AAHH: Was that planned for that project to drop around the same time as Weather or Not?

E: Not that close, we were trying to get it out at the end of the year. But I was also trying to get Weather or Not out at the end of the year. So never happens the way you intend. It was kind of cool the way it lined up. Because I had put out Defari’s album – I didn’t put it out but I produced it – the same way with Domo. Just put it out with tweets and not heavy promotion. Let people find it over a slow burn.

AAHH: You were already established when you signed with Rhymesayers. You’ve now released two solos and two group projects with RSE. What is your relationship like with them? And are you glad you signed with with them instead of self-releasing material?

E: Yeah, I’m happy I did it with them. My business is good with them, to begin with, so that just makes everything else go well. Maybe if I did it myself, maybe I could have a little bit bigger of a split. But what does that mean? I would still have to hire everybody and do everything and end up having less. So it’s a tremendous benefit. It’s not always about like a mathematical split, there’s other things to consider. They’ve really helped me and built me into their structure as far as touring.

AAHH: I feel like with each of your records, there’s always a standout track or two that are very personal that sort of gives fans a very close look at your life. On ‘Cats & Dogs’ it was “I Don’t Need Love,” on the new project it was “By My Side Too.” Are these songs you push yourself to make, or do they sort of come out organically?

E: Yeah so it’s like “I Still Love You” (from The Weatherman LP), these aren’t records I’m performing and promoting, you know. It’s just like what happens when you’re dealing with stuff like this, and you don’t have a label telling you you can or can’t make this type of music, I have the opportunity to. This song “By My Side Too” came as a presentation to her, like listen to what I was making. And she thought I should share it, so I did.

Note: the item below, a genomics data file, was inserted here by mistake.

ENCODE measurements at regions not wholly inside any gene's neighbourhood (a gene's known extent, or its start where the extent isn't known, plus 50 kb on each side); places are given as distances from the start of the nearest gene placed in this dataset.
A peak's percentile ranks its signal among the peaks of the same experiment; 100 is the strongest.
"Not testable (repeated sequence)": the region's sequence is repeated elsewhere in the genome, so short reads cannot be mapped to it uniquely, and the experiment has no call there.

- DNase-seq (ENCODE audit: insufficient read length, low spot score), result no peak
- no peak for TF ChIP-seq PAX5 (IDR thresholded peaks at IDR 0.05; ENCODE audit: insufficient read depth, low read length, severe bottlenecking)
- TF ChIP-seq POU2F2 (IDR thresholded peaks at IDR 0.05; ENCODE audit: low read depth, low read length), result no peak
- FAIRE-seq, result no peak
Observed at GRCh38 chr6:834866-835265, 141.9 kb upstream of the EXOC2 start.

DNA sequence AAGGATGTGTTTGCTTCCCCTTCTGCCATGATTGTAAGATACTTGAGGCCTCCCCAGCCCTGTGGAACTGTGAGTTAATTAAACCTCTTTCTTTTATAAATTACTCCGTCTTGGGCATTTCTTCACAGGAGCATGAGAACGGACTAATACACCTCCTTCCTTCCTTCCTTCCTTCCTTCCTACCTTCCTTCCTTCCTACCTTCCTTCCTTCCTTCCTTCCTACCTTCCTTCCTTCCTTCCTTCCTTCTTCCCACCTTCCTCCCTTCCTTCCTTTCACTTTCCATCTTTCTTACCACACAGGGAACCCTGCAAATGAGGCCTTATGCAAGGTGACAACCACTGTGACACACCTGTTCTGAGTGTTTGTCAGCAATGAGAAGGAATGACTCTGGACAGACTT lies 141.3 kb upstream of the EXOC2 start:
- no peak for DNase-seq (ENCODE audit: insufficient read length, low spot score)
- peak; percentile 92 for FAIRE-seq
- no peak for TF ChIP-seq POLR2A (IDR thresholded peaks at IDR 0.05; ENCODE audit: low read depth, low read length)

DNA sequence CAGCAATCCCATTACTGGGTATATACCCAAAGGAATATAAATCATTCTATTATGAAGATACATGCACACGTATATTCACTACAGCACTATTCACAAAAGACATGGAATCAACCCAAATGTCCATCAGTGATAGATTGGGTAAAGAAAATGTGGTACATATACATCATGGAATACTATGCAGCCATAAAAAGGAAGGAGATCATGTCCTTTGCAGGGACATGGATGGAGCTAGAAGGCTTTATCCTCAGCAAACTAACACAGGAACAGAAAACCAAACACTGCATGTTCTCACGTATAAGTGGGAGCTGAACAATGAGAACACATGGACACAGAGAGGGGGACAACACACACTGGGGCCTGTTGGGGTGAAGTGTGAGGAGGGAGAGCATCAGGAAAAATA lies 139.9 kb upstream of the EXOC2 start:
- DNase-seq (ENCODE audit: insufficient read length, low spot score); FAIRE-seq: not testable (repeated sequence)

But it’s like, what if I don’t do that? And then, what’s gonna replace it? A song about rap (Laughs)? It just becomes this weird thing. But I don’t want to be like known for selling struggle, or selling pain or sickness, death, I’m not trying to be that. But it’s just inevitable in our life, and close people – my mom and mother of my son – are things that are tough to talk about. Right now, we’re fighting this fight, and she felt having the positivity out there would be good for her. And yeah, who am I to deny that, when I made it for her anyway.

AAHH: Yeah, for sure. It’s definitely one of my favorites on the record and probably one of my favorite songs you’ve done.

E: Thank you. I’m doing a lot more than just having a record out right now, you know. I’m trying, I’m really trying to keep everything strong. It’s a lot out there, you know. Cause it’s like, rappers aren’t just rappers. It’s hard with the career right now. But I just want people to understand, yeah I want to be out there touring, doing what I’m doing. I’m weighing a lot in right now. So if you see me out, know I’m there, and if I’m not, it’s for the right reasons. It’s not just I want to be taking long absences between projects, tours and stuff.

#IndieSpotlight, Main

#IndieSpotlight: MusicbyKO “Life In Element” Is The Soundtrack For Pre-Fall Blues

A new LP floated across my desk by an Oakland, California, singer/rapper named MusicbyKO. A warm blend of jazzy 90s…

A new LP floated across my desk by an Oakland, California, singer/rapper named MusicbyKO. A warm blend of jazzy 90s Hip Hop and a cadence reminiscent of acts like Isaiah Rashad. Having shared stages with names like J.I.D. and Earthgang, he appears focused and composed — as evidenced by Life In Element, his new LP.


 
With a very consistent sound, KO slowly unravels a series of tracks that let you into his world just enough — without blatant TMI, or inducing a “yeah right” effect. What listeners get are the tales of a low-level drug dealer (this is both referenced and downplayed at different points), who is taking a chance on a dream, as he slowly but surely uncovers that everything the glimmers isn’t gold, and just because someone calls you brother, it doesn’t mean they have your back — or at the very least even your best interests at heart.

It’s an almost paranoid sense that snakes are roaming the grass that is revisited numerous times throughout the project, like on the song “La La Land,” “Empathy,” and “Let Me Talk With Ya/While I’m Here,” where he notes “I Know niggas right now that want to see me fall.”